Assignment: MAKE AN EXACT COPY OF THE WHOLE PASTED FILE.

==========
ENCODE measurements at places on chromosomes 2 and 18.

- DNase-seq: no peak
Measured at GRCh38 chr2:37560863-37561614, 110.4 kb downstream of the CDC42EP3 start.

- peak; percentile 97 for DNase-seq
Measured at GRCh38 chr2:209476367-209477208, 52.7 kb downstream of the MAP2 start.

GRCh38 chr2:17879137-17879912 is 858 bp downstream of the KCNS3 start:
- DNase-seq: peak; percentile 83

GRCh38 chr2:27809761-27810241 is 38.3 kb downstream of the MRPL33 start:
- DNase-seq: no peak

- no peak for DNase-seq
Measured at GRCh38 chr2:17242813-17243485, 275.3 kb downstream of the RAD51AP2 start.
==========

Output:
ENCODE measurements at places on chromosomes 2 and 18.

- DNase-seq: no peak
Measured at GRCh38 chr2:37560863-37561614, 110.4 kb downstream of the CDC42EP3 start.

- peak; percentile 97 for DNase-seq
Measured at GRCh38 chr2:209476367-209477208, 52.7 kb downstream of the MAP2 start.

GRCh38 chr2:17879137-17879912 is 858 bp downstream of the KCNS3 start:
- DNase-seq: peak; percentile 83

GRCh38 chr2:27809761-27810241 is 38.3 kb downstream of the MRPL33 start:
- DNase-seq: no peak

- no peak for DNase-seq
Measured at GRCh38 chr2:17242813-17243485, 275.3 kb downstream of the RAD51AP2 start.